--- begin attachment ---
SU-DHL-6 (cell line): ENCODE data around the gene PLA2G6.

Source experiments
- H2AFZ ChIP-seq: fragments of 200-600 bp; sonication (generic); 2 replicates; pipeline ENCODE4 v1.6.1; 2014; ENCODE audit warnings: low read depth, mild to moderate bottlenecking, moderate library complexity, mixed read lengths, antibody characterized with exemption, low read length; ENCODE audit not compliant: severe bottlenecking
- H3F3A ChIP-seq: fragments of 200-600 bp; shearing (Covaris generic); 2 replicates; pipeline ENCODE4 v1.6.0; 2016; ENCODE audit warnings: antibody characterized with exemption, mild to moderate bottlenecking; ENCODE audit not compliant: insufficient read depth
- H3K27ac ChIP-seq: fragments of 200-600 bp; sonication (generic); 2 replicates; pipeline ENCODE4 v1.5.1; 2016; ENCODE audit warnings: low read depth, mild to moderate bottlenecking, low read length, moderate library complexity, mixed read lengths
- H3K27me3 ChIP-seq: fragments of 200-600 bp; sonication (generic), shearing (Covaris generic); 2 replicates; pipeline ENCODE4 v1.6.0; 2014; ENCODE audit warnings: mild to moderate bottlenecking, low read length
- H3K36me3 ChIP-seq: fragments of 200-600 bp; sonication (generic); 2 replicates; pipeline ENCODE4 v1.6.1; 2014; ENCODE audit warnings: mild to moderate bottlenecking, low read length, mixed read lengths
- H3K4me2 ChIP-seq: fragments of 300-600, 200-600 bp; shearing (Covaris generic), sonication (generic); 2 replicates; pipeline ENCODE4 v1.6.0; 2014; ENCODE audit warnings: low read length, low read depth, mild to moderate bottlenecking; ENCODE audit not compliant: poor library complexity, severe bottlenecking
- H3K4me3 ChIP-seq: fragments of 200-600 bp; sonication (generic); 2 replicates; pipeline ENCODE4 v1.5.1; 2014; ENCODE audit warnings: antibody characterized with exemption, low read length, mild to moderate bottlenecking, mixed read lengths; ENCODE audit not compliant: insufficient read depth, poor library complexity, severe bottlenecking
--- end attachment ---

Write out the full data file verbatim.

SU-DHL-6 (cell line): ENCODE data around the gene PLA2G6.

Source experiments
- H2AFZ ChIP-seq: fragments of 200-600 bp; sonication (generic); 2 replicates; pipeline ENCODE4 v1.6.1; 2014; ENCODE audit warnings: low read depth, mild to moderate bottlenecking, moderate library complexity, mixed read lengths, antibody characterized with exemption, low read length; ENCODE audit not compliant: severe bottlenecking
- H3F3A ChIP-seq: fragments of 200-600 bp; shearing (Covaris generic); 2 replicates; pipeline ENCODE4 v1.6.0; 2016; ENCODE audit warnings: antibody characterized with exemption, mild to moderate bottlenecking; ENCODE audit not compliant: insufficient read depth
- H3K27ac ChIP-seq: fragments of 200-600 bp; sonication (generic); 2 replicates; pipeline ENCODE4 v1.5.1; 2016; ENCODE audit warnings: low read depth, mild to moderate bottlenecking, low read length, moderate library complexity, mixed read lengths
- H3K27me3 ChIP-seq: fragments of 200-600 bp; sonication (generic), shearing (Covaris generic); 2 replicates; pipeline ENCODE4 v1.6.0; 2014; ENCODE audit warnings: mild to moderate bottlenecking, low read length
- H3K36me3 ChIP-seq: fragments of 200-600 bp; sonication (generic); 2 replicates; pipeline ENCODE4 v1.6.1; 2014; ENCODE audit warnings: mild to moderate bottlenecking, low read length, mixed read lengths
- H3K4me2 ChIP-seq: fragments of 300-600, 200-600 bp; shearing (Covaris generic), sonication (generic); 2 replicates; pipeline ENCODE4 v1.6.0; 2014; ENCODE audit warnings: low read length, low read depth, mild to moderate bottlenecking; ENCODE audit not compliant: poor library complexity, severe bottlenecking
- H3K4me3 ChIP-seq: fragments of 200-600 bp; sonication (generic); 2 replicates; pipeline ENCODE4 v1.5.1; 2014; ENCODE audit warnings: antibody characterized with exemption, low read length, mild to moderate bottlenecking, mixed read lengths; ENCODE audit not compliant: insufficient read depth, poor library complexity, severe bottlenecking